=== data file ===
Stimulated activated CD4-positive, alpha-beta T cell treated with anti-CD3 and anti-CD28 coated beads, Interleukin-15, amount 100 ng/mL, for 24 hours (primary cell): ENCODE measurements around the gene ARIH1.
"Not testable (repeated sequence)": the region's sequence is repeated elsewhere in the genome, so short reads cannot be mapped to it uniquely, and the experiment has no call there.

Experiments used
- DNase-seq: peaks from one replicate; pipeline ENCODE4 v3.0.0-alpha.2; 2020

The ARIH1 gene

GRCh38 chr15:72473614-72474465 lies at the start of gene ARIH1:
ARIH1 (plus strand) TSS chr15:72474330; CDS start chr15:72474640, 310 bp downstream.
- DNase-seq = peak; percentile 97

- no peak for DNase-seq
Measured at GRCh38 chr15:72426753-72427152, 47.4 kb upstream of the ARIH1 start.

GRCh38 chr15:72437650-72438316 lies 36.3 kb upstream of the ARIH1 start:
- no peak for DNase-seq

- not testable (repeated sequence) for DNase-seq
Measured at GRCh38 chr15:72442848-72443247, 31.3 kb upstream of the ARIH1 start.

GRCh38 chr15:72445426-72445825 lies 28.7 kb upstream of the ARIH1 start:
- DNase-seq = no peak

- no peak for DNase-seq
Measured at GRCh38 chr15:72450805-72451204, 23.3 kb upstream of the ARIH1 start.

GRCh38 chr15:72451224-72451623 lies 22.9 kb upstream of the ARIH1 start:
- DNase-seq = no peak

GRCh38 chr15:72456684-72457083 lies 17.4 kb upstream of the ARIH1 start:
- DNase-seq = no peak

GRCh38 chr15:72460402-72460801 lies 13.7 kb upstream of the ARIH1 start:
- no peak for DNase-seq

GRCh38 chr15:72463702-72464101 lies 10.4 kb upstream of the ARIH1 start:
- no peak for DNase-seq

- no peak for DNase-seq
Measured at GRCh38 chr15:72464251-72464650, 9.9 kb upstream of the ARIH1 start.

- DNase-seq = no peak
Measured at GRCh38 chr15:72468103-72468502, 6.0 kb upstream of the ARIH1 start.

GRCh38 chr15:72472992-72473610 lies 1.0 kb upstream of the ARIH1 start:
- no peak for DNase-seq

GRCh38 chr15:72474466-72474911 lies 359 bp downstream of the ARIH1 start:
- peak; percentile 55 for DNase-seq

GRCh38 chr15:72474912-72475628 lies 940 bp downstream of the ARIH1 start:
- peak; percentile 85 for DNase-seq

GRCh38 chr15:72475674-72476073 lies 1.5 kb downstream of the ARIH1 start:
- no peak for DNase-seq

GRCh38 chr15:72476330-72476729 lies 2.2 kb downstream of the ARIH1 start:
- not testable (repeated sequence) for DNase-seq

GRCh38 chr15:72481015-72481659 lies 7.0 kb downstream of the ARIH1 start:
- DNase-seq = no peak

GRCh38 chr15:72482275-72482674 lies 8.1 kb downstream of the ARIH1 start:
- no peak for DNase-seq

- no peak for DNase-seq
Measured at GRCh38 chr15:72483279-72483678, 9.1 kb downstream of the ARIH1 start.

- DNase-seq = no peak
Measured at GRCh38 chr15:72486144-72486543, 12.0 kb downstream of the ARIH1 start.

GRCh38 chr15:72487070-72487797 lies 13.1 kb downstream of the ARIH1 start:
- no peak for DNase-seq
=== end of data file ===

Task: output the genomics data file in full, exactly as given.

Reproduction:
Stimulated activated CD4-positive, alpha-beta T cell treated with anti-CD3 and anti-CD28 coated beads, Interleukin-15, amount 100 ng/mL, for 24 hours (primary cell): ENCODE measurements around the gene ARIH1.
"Not testable (repeated sequence)": the region's sequence is repeated elsewhere in the genome, so short reads cannot be mapped to it uniquely, and the experiment has no call there.

Experiments used
- DNase-seq: peaks from one replicate; pipeline ENCODE4 v3.0.0-alpha.2; 2020

The ARIH1 gene

GRCh38 chr15:72473614-72474465 lies at the start of gene ARIH1:
ARIH1 (plus strand) TSS chr15:72474330; CDS start chr15:72474640, 310 bp downstream.
- DNase-seq = peak; percentile 97

- no peak for DNase-seq
Measured at GRCh38 chr15:72426753-72427152, 47.4 kb upstream of the ARIH1 start.

GRCh38 chr15:72437650-72438316 lies 36.3 kb upstream of the ARIH1 start:
- no peak for DNase-seq

- not testable (repeated sequence) for DNase-seq
Measured at GRCh38 chr15:72442848-72443247, 31.3 kb upstream of the ARIH1 start.

GRCh38 chr15:72445426-72445825 lies 28.7 kb upstream of the ARIH1 start:
- DNase-seq = no peak

- no peak for DNase-seq
Measured at GRCh38 chr15:72450805-72451204, 23.3 kb upstream of the ARIH1 start.

GRCh38 chr15:72451224-72451623 lies 22.9 kb upstream of the ARIH1 start:
- DNase-seq = no peak

GRCh38 chr15:72456684-72457083 lies 17.4 kb upstream of the ARIH1 start:
- DNase-seq = no peak

GRCh38 chr15:72460402-72460801 lies 13.7 kb upstream of the ARIH1 start:
- no peak for DNase-seq

GRCh38 chr15:72463702-72464101 lies 10.4 kb upstream of the ARIH1 start:
- no peak for DNase-seq

- no peak for DNase-seq
Measured at GRCh38 chr15:72464251-72464650, 9.9 kb upstream of the ARIH1 start.

- DNase-seq = no peak
Measured at GRCh38 chr15:72468103-72468502, 6.0 kb upstream of the ARIH1 start.

GRCh38 chr15:72472992-72473610 lies 1.0 kb upstream of the ARIH1 start:
- no peak for DNase-seq

GRCh38 chr15:72474466-72474911 lies 359 bp downstream of the ARIH1 start:
- peak; percentile 55 for DNase-seq

GRCh38 chr15:72474912-72475628 lies 940 bp downstream of the ARIH1 start:
- peak; percentile 85 for DNase-seq

GRCh38 chr15:72475674-72476073 lies 1.5 kb downstream of the ARIH1 start:
- no peak for DNase-seq

GRCh38 chr15:72476330-72476729 lies 2.2 kb downstream of the ARIH1 start:
- not testable (repeated sequence) for DNase-seq

GRCh38 chr15:72481015-72481659 lies 7.0 kb downstream of the ARIH1 start:
- DNase-seq = no peak

GRCh38 chr15:72482275-72482674 lies 8.1 kb downstream of the ARIH1 start:
- no peak for DNase-seq

- no peak for DNase-seq
Measured at GRCh38 chr15:72483279-72483678, 9.1 kb downstream of the ARIH1 start.

- DNase-seq = no peak
Measured at GRCh38 chr15:72486144-72486543, 12.0 kb downstream of the ARIH1 start.

GRCh38 chr15:72487070-72487797 lies 13.1 kb downstream of the ARIH1 start:
- no peak for DNase-seq